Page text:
Singapore government will not make smoking rooms compulsory in public buildings

Smoke rises from a burning cigarette as a woman smokes on the street in Bordeaux
Picture for representation Reuters

Senior Minister of State for Health Amy Khor said in Parliament on Tuesday that the government does not plan to make smoking rooms compulsory in public places like sports complexes, office buildings and shopping malls in Singapore.

"With smoking already disallowed in most buildings with public access, the Government has no plans to mandate the provision of smoking rooms in such premises," she told Channel NewsAsia.

Chong Kee Hiong, Member of Parliament (MP) for Bishan-Toa Payoh GRC, had asked Dr. Khor if the Government would consider building smoking rooms in public buildings to contain secondhand smoke.

In response to the question, Dr. Khor explained that a smoking room would reduce exposure to environmental tobacco smoke. However, it will not eliminate the exposure completely. "It could seep into other parts of the building and pose health risks to persons in enclosed spaces," she noted.

Dr. Khor said that smoking rooms have been made available in certain public places like Changi Airport, pubs and discotheques under the Smoking (Prohibition in Certain Places) Act. She said: the need for such smoking rooms should be determined by premise managers as they have a "legal duty" to prohibit smoking within their premises.

"This is provided that the smoking room is independently ventilated and not required to be used by any person in the course of his work," Dr. Khor said.

According to Dr. Khor, premise owners can designate smoking areas more than 5 m from the entrance and exit of a public building.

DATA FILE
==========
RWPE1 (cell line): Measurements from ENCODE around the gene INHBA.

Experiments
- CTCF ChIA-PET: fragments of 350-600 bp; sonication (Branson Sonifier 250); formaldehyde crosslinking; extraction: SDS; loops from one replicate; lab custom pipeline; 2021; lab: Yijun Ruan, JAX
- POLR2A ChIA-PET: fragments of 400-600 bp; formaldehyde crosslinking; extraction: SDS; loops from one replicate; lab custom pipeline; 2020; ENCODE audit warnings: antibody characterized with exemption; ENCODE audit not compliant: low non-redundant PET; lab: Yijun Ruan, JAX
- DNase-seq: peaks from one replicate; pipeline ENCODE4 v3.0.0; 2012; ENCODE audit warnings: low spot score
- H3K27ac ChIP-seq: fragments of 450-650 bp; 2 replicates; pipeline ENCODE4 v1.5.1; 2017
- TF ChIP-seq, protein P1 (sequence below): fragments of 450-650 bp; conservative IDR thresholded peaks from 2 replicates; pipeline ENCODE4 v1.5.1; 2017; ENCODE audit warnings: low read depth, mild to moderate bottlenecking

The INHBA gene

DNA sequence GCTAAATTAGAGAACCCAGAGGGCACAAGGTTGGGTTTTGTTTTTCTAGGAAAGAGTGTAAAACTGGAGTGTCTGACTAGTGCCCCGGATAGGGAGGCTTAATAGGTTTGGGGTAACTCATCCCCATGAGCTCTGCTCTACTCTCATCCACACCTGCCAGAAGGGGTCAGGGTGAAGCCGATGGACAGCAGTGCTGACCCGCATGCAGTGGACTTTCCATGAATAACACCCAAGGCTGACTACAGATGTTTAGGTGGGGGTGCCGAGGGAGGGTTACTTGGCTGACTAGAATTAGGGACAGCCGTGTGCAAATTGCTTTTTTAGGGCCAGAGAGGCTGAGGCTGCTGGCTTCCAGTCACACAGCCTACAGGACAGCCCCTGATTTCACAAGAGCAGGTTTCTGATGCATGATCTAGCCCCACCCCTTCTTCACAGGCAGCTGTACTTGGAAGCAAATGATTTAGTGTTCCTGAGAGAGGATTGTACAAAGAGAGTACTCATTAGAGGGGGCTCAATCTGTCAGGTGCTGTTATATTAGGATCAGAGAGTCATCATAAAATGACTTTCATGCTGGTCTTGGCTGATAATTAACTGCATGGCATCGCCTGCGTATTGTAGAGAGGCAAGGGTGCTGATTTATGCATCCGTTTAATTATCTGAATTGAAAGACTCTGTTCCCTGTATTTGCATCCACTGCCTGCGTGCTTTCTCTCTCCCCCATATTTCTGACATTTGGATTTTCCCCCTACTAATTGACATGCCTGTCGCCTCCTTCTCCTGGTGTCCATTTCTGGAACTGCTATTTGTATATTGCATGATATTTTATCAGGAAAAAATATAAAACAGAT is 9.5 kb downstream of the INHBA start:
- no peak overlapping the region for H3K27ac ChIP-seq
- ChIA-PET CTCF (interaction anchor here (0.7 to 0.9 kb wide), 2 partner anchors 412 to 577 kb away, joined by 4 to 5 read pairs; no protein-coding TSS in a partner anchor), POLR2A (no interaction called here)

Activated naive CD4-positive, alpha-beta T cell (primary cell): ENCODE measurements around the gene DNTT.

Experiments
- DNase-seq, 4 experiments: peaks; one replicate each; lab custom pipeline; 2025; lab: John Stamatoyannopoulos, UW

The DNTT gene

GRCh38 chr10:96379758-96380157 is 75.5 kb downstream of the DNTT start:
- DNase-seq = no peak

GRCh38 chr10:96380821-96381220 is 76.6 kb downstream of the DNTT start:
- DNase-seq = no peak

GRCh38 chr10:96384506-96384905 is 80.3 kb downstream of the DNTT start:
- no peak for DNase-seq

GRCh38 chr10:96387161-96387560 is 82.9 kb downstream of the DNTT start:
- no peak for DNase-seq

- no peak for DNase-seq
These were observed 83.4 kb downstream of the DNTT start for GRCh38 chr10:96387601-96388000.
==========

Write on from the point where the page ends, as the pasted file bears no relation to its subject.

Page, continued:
This will be piloted at Orchard Road from July as the place has high footfall. It has been gazetted as a smoke-free zone where smoking will be banned in public areas, except at a number of designated smoking areas (DSA). "This means that smokers will not be able to light up while walking within the zone," she said.

However, when MP for Nee Soon GRC Lee Bee Wah asked whether DSAs could be implemented in housing estates, Dr. Khor said she would look into it.

"We need to study the results of this DSA pilot to determine how effective it is in reducing smoking in other public areas, getting smokers to be considerate to smoke only in the DSA, as well as the location design of the DSAs," she said.

Meanwhile, the government would also explore the feasibility of designating more smoke-free zones to achieve its long-term goal of prohibiting smoking in all public places. Dr. Khor said that smoking within a residence is beyond the jurisdiction of the Government.

"We don't have a smoking prohibition within homes, so our advice will be for the affected resident to have a discussion with the neighbour to try and resolve this amicably," she added. "If not get assistance from a community mediation centre."

The minister also stressed on curbing inconsiderate smoking behavior and said that enforcement is not the single solution. "We need to urge smokers to be socially responsible and considerate when smoking so as not to cause disamenities to others," Dr. Khor added. "Family and friends of smokers as well as the public in general could help to reinforce the right social norms through nudges and reminders in order to address such issues."

The National Environment Agency (NEA) will work with Town Councils and grassroots organisations to educate smokers to be more considerate. "If residents actually have information or see acts of errant smokers smoking in prohibited areas, they could provide info to NEA, and NEA will conduct investigations," Dr. Khor added.

This article was first published on February 6, 2018